My stomach isn’t feeling so good now as Mr. Big tells me to bend all the way over and put my hands on the floor in front of me.  What a terrible position to be in with wine in my belly!  And then that awful man makes it worse by throwing my dress over my head so I can’t see anything!  But I peek up from underneath it and see that Dandelion, Highway Child, and the rest of the girls all have their hands on the floor in front of them, too, and then the shouting starts: “Four o’clock!” “Eight o’clock!” “Eleven o’clock!”  and the three members of Smut have their pants around their ankles and are running around behind our girl circle like silly little boys playing with their hot dogs.

Carolina Clampett may not be the sharpest tool in the shed, but she knows what she wants. And of all the groupies, she’s the one who gets the most of it.

Looking to read a great series and relive more of the 1980s after seeing The Dirt?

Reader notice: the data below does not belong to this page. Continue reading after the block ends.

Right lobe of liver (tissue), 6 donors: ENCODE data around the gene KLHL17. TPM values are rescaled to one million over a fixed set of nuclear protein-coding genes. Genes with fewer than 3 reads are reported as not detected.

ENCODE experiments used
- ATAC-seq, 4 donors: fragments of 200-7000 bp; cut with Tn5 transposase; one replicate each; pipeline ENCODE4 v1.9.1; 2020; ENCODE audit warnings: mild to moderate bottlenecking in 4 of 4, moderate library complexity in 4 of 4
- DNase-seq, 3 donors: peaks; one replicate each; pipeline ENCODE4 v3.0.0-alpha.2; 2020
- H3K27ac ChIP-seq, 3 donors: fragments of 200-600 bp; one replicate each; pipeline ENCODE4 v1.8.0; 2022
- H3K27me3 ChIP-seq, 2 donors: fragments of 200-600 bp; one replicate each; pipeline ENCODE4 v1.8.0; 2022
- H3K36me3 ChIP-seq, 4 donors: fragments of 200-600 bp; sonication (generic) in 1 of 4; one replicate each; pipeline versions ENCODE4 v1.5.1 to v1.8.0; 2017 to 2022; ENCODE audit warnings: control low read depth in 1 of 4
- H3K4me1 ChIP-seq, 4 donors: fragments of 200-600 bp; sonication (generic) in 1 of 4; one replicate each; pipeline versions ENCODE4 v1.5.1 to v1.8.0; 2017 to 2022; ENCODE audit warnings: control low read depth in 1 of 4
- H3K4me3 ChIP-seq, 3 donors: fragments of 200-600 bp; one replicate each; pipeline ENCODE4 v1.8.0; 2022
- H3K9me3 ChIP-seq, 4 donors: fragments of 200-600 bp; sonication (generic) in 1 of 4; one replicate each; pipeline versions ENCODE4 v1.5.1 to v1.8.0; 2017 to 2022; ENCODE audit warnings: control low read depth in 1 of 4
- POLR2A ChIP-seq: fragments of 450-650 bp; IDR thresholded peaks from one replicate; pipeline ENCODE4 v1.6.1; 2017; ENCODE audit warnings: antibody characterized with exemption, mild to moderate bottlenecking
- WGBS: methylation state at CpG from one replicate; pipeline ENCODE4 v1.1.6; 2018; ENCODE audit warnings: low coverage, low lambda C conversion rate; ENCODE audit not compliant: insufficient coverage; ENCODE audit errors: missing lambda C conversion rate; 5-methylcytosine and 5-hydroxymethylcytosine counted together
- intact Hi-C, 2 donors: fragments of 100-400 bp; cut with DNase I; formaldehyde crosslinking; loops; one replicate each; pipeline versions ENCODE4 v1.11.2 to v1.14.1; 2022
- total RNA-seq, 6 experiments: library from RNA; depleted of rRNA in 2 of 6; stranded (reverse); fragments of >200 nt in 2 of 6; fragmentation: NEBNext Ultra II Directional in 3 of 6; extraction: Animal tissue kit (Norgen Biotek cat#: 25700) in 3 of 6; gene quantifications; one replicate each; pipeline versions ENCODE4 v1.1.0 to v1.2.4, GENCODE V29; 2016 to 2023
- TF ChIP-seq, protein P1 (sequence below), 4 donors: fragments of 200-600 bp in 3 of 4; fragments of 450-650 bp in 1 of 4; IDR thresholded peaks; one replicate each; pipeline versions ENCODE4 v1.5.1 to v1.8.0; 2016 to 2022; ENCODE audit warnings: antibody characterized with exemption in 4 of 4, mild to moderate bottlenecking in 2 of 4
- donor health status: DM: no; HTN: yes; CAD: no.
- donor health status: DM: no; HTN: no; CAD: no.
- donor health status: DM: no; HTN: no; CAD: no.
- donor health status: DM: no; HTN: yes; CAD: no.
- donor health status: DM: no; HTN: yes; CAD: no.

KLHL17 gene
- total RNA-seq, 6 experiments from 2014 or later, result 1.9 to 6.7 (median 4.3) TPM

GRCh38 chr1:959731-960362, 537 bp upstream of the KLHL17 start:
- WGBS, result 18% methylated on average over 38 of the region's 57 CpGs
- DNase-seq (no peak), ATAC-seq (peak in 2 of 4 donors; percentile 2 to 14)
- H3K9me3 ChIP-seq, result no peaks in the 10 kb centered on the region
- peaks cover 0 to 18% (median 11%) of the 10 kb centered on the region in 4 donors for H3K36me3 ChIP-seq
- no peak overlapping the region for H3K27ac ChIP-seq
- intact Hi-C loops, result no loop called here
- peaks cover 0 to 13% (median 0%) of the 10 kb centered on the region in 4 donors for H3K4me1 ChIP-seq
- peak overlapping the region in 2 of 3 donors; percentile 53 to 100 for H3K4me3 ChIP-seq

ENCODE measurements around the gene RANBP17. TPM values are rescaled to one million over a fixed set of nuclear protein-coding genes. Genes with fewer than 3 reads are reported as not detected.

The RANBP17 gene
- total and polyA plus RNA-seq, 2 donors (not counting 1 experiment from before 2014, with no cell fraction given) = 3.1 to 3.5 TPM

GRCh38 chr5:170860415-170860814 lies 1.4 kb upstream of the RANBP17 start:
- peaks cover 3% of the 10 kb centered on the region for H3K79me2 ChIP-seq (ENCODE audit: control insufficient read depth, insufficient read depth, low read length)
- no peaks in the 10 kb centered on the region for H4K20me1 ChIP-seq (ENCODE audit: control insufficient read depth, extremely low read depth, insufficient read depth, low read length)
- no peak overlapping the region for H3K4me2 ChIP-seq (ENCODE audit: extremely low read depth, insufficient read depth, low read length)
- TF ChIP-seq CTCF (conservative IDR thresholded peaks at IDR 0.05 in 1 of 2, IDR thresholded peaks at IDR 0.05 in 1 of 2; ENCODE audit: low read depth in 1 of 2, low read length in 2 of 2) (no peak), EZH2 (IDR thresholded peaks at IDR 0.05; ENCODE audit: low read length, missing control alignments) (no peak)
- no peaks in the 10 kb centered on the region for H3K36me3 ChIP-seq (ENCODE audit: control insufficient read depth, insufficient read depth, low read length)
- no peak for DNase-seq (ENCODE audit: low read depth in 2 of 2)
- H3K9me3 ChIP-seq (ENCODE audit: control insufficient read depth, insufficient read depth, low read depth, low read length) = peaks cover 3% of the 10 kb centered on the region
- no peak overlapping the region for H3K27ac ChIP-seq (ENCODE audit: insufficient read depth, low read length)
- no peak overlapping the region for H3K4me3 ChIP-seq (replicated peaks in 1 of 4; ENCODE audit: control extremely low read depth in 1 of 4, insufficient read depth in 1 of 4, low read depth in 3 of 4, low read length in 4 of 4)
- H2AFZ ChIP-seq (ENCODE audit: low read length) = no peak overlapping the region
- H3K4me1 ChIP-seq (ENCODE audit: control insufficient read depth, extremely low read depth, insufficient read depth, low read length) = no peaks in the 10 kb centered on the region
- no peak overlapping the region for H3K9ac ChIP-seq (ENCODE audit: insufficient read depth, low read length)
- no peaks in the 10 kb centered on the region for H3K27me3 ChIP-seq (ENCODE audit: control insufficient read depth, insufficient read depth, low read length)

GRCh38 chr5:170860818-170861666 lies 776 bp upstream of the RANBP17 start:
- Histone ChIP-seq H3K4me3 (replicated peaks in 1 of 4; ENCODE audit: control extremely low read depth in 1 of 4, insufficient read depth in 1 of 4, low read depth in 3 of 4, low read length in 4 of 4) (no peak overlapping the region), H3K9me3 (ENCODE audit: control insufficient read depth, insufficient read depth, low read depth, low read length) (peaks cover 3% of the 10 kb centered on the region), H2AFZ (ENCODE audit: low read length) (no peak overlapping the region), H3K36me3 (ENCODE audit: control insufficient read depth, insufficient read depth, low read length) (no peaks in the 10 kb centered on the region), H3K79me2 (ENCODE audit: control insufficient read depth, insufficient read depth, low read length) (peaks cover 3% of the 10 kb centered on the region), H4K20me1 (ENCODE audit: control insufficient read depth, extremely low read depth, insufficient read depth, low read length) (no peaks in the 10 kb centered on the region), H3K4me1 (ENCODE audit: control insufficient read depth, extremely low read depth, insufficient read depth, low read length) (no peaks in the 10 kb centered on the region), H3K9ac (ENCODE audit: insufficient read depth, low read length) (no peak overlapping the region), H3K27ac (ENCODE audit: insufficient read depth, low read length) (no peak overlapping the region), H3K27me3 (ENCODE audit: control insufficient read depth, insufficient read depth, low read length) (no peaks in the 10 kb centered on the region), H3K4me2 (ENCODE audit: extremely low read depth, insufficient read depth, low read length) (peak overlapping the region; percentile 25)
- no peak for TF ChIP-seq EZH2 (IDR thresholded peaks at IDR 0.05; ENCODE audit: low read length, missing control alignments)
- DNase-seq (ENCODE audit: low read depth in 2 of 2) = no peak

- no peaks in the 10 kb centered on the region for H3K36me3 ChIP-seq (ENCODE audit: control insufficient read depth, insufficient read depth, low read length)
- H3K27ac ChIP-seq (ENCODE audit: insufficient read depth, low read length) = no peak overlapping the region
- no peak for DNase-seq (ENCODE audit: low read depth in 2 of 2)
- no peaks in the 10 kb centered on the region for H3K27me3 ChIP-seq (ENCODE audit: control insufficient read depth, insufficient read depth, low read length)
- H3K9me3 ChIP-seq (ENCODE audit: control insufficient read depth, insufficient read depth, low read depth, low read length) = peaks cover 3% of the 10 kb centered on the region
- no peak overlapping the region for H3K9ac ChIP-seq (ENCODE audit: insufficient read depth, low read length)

GGG Kindle Cover.jpg      Gunning for Groupie Gold Cover      Live Vicariously Through Me Kindle Cover

Check out my BOOKS page.

Happy Reading!





Cover Reveal for my Seventh Book!

Cover Reveal

Seems like just yesterday I was trying to figure out the whole game of self-publishing to get my first book out to the world. Today, I’m revealing the cover of my seventh!

Do I have the entire game figured out? Definitely not. I’m in better shape than I was, but still have a lot of things to perfect. It has been a full two years since I started out. In some ways, things have gotten easier. In others, more difficult. It’s pretty simple to get frustrated in this business, and not nearly as simple to get your name out there and sell a few books. I’ve hit the whole spectrum of emotions. But, onward!